As well as symptoms of Malassezia, your cat may also have additional symptoms relating to the underlying disease which has caused Malassezia.
The yeast may also be responsible for non-responsive cases of feline acne.
How is Malassezia diagnosed?
As Malassezia is commonly associated with a serious underlying disease, it is important to seek veterinary treatment.
Complete blood count, biochemical profile and urinalysis to evaluate the overall health of your cat and look for signs of allergy or infection (such as increased white blood cells).
Skin cytology from greasy areas using direct impression smears onto glass slides, cotton swabs, skin scrapings or sticky tape on dry patches of skin or exudate, these samples are stained with Diff-Quik and examined under a microscope. Low numbers of malassazia may not indicate disease as it is normal for cats to naturally have this yeast on their skin, but if large numbers are present in samples, this can be suggestive of an over growth.
Culture may also be carried out, particularly if a concurrent bacterial skin infection is suspected. This involves taking a sample from the skin and growing it on a special medium.
In addition to the above, additional tests may be required to determine underlying disease. This may include radiographs or ultrasound, food trials (to determine if your cat has a food allergy), skin allergy tests, FIV and FeLV tests.
How is Malassezia treated?
Treatment of Malassezia is twofold. Find and treat the underlying cause as well as reduce numbers of yeast on the skin. Most anti-fungal medications contain one of the following, miconazole, clotrimazole, thiabendazole, ketoconazole and chlorhexidine. There is concern about a growing resistance of Malassezia to azole containing medications.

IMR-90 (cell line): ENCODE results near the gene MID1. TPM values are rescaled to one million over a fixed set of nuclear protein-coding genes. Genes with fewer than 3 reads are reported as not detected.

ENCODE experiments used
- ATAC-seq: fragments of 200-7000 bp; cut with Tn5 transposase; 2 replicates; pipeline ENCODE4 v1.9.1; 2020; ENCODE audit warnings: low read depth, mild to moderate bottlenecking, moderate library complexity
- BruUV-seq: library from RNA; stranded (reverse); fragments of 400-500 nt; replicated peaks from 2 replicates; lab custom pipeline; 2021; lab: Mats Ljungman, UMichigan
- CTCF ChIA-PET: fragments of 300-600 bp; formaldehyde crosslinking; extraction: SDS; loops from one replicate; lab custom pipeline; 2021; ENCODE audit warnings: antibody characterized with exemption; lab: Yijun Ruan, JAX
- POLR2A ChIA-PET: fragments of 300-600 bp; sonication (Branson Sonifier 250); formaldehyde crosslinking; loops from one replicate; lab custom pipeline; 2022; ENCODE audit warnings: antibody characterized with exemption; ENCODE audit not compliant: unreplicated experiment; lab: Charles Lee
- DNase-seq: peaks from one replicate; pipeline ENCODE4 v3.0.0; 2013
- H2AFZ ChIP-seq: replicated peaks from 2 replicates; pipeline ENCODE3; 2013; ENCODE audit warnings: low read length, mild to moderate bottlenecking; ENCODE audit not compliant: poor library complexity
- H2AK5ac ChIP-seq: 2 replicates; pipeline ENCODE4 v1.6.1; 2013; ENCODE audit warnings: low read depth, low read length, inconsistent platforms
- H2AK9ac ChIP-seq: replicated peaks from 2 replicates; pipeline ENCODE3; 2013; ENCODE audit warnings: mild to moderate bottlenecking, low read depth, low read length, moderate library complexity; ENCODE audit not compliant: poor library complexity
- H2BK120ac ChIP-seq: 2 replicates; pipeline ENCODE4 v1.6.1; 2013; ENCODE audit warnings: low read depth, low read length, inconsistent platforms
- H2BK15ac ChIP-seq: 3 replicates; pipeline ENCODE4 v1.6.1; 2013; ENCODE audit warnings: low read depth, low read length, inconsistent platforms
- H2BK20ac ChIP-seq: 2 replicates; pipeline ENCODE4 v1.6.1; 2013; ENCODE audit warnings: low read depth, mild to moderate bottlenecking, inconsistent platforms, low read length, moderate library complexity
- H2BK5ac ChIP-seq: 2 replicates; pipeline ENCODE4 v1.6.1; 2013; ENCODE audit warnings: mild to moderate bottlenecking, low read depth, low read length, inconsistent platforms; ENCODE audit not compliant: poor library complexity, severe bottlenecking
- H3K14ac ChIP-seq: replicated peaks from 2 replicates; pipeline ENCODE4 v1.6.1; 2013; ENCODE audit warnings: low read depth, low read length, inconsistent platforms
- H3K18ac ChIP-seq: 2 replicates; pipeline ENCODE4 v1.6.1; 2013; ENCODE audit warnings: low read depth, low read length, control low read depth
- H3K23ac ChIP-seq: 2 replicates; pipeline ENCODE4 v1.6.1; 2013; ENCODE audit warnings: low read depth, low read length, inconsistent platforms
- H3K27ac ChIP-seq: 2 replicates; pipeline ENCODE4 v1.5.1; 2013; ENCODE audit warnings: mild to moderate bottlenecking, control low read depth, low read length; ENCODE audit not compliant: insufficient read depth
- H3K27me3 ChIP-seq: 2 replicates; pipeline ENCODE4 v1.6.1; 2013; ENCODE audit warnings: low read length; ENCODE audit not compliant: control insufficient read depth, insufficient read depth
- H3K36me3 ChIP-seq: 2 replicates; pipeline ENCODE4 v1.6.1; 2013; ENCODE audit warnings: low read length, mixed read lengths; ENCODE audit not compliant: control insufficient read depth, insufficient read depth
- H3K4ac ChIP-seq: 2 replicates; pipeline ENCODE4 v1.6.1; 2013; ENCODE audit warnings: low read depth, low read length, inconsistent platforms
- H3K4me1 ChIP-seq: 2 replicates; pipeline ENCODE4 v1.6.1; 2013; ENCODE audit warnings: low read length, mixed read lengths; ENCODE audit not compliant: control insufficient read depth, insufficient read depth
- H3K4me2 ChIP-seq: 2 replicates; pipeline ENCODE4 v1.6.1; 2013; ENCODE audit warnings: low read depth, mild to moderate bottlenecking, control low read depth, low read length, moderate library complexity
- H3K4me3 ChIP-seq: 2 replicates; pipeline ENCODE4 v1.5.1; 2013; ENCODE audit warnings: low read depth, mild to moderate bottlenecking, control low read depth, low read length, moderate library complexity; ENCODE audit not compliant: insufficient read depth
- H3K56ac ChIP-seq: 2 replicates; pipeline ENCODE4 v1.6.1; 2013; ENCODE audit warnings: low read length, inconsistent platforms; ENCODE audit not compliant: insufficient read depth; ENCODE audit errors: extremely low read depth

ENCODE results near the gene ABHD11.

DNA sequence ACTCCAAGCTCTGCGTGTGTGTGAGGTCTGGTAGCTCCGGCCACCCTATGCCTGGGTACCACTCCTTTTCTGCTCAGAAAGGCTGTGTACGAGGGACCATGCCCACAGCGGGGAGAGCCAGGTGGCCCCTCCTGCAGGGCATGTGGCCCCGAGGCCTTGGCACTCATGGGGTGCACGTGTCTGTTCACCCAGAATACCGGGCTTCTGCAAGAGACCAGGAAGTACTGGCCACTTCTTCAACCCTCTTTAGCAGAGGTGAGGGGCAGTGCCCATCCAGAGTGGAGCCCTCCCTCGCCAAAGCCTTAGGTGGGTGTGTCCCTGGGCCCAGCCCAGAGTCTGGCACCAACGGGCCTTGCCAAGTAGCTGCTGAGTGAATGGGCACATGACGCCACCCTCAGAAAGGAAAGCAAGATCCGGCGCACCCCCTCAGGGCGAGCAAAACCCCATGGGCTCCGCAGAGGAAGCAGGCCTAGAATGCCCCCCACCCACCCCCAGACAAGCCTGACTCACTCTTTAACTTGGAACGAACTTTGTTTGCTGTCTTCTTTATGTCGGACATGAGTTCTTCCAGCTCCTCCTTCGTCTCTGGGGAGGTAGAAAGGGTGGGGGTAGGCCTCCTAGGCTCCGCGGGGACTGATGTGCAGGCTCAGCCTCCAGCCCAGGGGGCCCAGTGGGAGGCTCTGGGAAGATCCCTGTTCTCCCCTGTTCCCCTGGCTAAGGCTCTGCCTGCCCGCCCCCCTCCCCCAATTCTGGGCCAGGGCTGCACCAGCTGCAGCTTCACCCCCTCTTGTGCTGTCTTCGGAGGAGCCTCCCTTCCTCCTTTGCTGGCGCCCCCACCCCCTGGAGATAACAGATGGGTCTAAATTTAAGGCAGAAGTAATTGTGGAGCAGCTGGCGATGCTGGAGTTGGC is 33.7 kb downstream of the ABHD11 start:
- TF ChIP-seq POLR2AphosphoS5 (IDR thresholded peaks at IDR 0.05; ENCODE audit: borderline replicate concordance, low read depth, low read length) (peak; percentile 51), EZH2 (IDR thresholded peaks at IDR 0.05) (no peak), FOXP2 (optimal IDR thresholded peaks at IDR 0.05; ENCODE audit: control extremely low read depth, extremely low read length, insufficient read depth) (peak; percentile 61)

This is accomplished by the following methods:
Anti-fungal shampoos, sprays, mousse or wipes may be prescribed for mild or localised infections affecting the skin. Treatment is usually required one to two times a week for 4-6 weeks. Some products may also treat both yeast and bacterial growth concurrently.
For Malassezia in the ears, anti-fungal ear drops will be prescribed. The ear will need to be thoroughly cleaned to remove exudate before anti-fungal medication is applied. Some ear cleaning products already contain anti-fungal treatments.
For more severe cases of Malassezia, oral Itraconazole or fluconazole will be prescribed. This may be given alone or used in conjunction with anti-fungal shampoos. Some side effects may occur in cats treated with azole anti-fungals including nausea, vomiting and anorexia (loss of appetite). Cats on long term azoles may also experience elevated liver enzymes, so follow up appointments with your cat’s veterinarian and testing may be necessary.
Oral antibiotics may also be prescribed for concurrent bacterial infection.
If the cat is only treated with the above, and the underlying cause is not addressed, Malassezia is highly likely to come back.
Is Malassezia contagious to other cats or humans?
No, it is not contagious.